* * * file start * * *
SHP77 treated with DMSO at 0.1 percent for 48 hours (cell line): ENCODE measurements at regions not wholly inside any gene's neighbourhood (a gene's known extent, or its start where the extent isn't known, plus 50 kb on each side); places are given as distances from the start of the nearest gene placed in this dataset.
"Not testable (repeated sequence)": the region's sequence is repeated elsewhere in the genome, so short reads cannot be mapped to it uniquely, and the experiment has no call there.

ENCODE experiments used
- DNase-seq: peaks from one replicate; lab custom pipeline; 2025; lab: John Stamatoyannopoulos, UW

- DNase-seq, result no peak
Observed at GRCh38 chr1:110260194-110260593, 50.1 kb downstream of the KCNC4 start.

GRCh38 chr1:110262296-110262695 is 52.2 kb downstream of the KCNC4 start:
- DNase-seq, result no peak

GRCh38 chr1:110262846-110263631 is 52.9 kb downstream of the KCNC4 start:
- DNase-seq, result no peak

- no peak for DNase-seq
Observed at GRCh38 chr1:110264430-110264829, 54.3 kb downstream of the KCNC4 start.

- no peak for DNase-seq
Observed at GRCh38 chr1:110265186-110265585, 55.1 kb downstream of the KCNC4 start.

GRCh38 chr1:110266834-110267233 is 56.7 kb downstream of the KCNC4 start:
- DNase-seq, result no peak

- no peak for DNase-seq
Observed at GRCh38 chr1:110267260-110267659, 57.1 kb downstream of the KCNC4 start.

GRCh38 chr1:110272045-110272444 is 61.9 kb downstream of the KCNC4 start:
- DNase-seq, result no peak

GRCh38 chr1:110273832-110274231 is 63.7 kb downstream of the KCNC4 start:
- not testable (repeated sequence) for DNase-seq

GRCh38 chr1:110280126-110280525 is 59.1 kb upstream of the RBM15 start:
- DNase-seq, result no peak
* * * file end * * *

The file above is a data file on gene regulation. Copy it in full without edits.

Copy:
SHP77 treated with DMSO at 0.1 percent for 48 hours (cell line): ENCODE measurements at regions not wholly inside any gene's neighbourhood (a gene's known extent, or its start where the extent isn't known, plus 50 kb on each side); places are given as distances from the start of the nearest gene placed in this dataset.
"Not testable (repeated sequence)": the region's sequence is repeated elsewhere in the genome, so short reads cannot be mapped to it uniquely, and the experiment has no call there.

ENCODE experiments used
- DNase-seq: peaks from one replicate; lab custom pipeline; 2025; lab: John Stamatoyannopoulos, UW

- DNase-seq, result no peak
Observed at GRCh38 chr1:110260194-110260593, 50.1 kb downstream of the KCNC4 start.

GRCh38 chr1:110262296-110262695 is 52.2 kb downstream of the KCNC4 start:
- DNase-seq, result no peak

GRCh38 chr1:110262846-110263631 is 52.9 kb downstream of the KCNC4 start:
- DNase-seq, result no peak

- no peak for DNase-seq
Observed at GRCh38 chr1:110264430-110264829, 54.3 kb downstream of the KCNC4 start.

- no peak for DNase-seq
Observed at GRCh38 chr1:110265186-110265585, 55.1 kb downstream of the KCNC4 start.

GRCh38 chr1:110266834-110267233 is 56.7 kb downstream of the KCNC4 start:
- DNase-seq, result no peak

- no peak for DNase-seq
Observed at GRCh38 chr1:110267260-110267659, 57.1 kb downstream of the KCNC4 start.

GRCh38 chr1:110272045-110272444 is 61.9 kb downstream of the KCNC4 start:
- DNase-seq, result no peak

GRCh38 chr1:110273832-110274231 is 63.7 kb downstream of the KCNC4 start:
- not testable (repeated sequence) for DNase-seq

GRCh38 chr1:110280126-110280525 is 59.1 kb upstream of the RBM15 start:
- DNase-seq, result no peak